Formula One

Formula One is the most popular annual car-race series in the world. Its global reach allows people from all over the world to attend its races. Attending a race can be an adventure in itself, and a race-goer can expect to experience a new country and culture and interact with people from all around the world. Formula One currently visits nineteen countries over five continents.

Understand

The locations of Formula One racing remain fairly static throughout the year, with only the dates of the races subject to year on year changes. Over the past few years, the number of different countries hosting a Grand Prix has increased, especially in Asia. Since 2008, circuits in Singapore, Abu Dhabi, India, the United States, Russia, and Azerbaijan have been added to the calendar, though India is not on the 2016 calendar. Because of the increase in the number of races, the German Grand Prix rotates yearly between two different circuits. Races in France, Turkey, South Korea, and India have recently been discontinued.

Weekend structure

Formula One events take place over three days, referred to as 'the weekend', starting with practice sessions on Friday, the qualifying on Saturday, and culminating with the race on Sunday. Monaco is only exception to this, where the practice sessions are by tradition held one day earlier on the Thursday, leaving the Friday free.

Support races

With only six hours of action over three days, the crowd can get restless when the Formula One cars aren't racing around the track. However, the Formula One championship is joined by many other supporting championships over the weekend to keep the track alive. The races may be shorter and the cars may be slower, but don't discount the excitement (and carnage) they may bring.

Grand Prix locations

Americas

Canada

The hairpin (L'Epingle) at the Circuit de Gilles Villeneuve offers great viewing opportunities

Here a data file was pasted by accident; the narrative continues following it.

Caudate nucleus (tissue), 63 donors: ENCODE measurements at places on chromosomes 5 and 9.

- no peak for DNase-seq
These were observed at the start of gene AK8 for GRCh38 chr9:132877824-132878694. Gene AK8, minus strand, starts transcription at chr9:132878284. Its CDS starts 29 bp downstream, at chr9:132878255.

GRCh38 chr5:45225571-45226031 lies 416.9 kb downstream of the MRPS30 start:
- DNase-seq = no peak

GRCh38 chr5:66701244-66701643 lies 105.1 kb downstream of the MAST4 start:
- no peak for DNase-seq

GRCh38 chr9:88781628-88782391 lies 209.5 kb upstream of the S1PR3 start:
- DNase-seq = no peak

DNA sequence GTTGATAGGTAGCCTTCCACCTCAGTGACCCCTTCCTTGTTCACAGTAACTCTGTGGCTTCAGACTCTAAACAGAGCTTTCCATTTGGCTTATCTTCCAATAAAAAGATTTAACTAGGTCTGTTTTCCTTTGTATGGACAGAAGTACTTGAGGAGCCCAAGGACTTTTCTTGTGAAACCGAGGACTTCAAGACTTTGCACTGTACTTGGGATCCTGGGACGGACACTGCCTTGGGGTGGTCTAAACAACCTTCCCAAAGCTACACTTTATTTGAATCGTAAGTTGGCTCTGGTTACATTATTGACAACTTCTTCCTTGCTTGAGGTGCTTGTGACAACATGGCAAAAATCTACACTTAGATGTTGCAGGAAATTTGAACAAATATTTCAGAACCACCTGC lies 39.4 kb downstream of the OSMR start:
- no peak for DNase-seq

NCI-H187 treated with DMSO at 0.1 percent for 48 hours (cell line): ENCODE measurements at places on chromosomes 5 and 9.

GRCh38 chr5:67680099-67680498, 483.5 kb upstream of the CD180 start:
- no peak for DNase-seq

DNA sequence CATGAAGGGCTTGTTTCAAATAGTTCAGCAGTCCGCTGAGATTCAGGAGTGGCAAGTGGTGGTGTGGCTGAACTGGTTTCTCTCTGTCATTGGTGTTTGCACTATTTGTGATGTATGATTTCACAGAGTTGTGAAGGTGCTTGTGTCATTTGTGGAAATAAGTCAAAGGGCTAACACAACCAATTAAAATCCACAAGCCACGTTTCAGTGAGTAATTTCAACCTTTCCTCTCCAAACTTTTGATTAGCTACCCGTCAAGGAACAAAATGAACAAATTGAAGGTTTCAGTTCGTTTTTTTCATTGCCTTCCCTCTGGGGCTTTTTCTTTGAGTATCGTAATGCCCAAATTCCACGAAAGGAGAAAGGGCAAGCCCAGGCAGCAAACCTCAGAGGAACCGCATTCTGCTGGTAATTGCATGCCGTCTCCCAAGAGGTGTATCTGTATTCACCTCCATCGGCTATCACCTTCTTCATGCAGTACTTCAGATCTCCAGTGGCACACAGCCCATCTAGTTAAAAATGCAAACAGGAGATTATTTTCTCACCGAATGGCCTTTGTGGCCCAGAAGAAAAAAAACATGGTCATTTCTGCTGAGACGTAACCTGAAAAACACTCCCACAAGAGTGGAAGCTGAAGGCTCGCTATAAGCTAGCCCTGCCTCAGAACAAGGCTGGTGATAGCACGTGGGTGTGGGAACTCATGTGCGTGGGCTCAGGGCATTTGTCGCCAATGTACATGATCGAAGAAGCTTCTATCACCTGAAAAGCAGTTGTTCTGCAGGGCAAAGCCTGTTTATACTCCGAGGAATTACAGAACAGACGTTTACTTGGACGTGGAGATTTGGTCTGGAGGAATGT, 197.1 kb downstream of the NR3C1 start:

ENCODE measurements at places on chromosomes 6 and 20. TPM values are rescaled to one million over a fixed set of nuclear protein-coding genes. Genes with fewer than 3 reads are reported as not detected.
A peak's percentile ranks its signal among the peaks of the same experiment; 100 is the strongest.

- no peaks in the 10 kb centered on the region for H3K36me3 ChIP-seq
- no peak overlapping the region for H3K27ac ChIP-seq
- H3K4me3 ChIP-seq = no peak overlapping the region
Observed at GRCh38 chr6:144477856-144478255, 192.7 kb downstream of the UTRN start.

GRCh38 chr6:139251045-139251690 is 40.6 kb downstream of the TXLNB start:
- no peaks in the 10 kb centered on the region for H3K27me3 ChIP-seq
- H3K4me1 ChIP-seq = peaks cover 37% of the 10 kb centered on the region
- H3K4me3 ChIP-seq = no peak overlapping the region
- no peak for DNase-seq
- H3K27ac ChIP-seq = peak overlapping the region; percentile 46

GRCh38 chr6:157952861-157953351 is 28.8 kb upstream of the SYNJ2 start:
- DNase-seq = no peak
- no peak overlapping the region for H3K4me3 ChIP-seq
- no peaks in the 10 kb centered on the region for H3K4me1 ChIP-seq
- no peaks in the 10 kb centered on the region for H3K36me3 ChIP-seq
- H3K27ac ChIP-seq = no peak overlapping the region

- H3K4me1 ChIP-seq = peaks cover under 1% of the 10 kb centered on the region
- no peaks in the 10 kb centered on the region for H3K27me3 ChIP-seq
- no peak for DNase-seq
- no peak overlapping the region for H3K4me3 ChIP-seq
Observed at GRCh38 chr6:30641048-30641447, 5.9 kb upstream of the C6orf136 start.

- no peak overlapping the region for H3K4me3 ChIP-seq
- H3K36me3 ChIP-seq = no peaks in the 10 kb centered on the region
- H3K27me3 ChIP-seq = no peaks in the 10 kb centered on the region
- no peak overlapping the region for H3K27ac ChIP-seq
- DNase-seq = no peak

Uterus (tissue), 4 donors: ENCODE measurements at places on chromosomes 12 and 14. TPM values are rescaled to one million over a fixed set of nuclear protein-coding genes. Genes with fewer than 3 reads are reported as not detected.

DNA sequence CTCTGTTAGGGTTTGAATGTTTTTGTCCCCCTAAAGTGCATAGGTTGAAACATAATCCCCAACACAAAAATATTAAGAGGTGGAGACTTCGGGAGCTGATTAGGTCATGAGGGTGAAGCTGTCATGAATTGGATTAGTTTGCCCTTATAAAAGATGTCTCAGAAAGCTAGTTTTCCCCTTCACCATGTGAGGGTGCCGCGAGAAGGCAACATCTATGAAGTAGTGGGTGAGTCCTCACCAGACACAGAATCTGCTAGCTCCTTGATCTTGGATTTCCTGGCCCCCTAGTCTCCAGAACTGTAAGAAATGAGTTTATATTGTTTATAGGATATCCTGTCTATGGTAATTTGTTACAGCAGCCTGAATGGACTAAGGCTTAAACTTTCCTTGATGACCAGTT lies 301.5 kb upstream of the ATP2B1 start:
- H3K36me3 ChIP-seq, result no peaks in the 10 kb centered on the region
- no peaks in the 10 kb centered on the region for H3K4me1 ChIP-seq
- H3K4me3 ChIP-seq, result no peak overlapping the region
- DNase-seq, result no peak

Canadian Grand Prix - Circuit de Gilles Villeneuve, Montréal

United States

United States Grand Prix - Circuit of the Americas, Austin, Texas

Mexico

Mexican Grand Prix - Autodromo Hermanos Rodríguez Mexico City

Brazil

Brazilian Grand Prix - Autódromo José Carlos Pace (Interlagos), São Paulo

Asia

Bahrain

Bahrain Grand Prix - Bahrain International Circuit, Sakhir

China

Two identical bridges tower over the start/finish straight at the Shanghai International Circuit

Chinese Grand Prix - Shanghai International Circuit, Shanghai


Japan

Fans cheer as local driver Kamui Kobayashi races past during the 2011 Japanese Grand Prix

Japanese Grand Prix - Suzuka International Racing Course (or simply Suzuka Circuit), Suzuka

Malaysia

Malaysia Grand Prix - Sepang International Circuit, Kuala Lumpur

Singapore

The Marina Bay Street Circuit is without a doubt the most visually spectacular circuit in Formula One today

Singapore Grand Prix - Marina Bay Street Circuit, Singapore

United Arab Emirates

Abu Dhabi Grand Prix - Yas Marina Circuit, Abu Dhabi ِAbu Dhabi Grand Prix News - Abu Dhabi Grand Prix News, Abu Dhabi

Europe

Austria

Austrian Grand Prix - Red Bull Ring, Spielberg, Styria

Azerbaijan

European Grand Prix - Baku City Circuit

Belgium

The steep drop down and climb up of the Eau Rouge-Raidillon complex

Belgian Grand Prix - Circuit de Spa-Francorchamps, Wallonia

Germany

German Grand Prix - Hockenheimring Baden-Württemberg (or simply Hockenheimring), Hockenheim, Baden-Württemberg

Note: The German Grand Prix was not run in 2015 due to problems securing a venue. The Hockenheimring and Nurburgring, near Nürburg, have a hosting agreement under which the tracks alternate hosting duties, with the Hockenheimring hosting in even-numbered years and the Nurburgring hosting in odd-numbered years. The 2016 event returns to the Hockenheimring.

Hungary

Hungarian Grand Prix - Hungaroring, Mogyoród, Pest, Budapest

Italy

There's only one team the fans support at Monza

Italian Grand Prix - Autodromo Nazionale Monza, Monza

Monaco

The abundance of yachts in Monte Carlo's harbour means there's a grand prix just around the corner

Monaco Grand Prix - Circuit de Monaco, Monte Carlo

Russia

Russian Grand Prix - Sochi Autodrom, Sochi

Spain

Spanish Grand Prix - Circuit de Barcelona-Catalunya, Montmeló (near Barcelona)

United Kingdom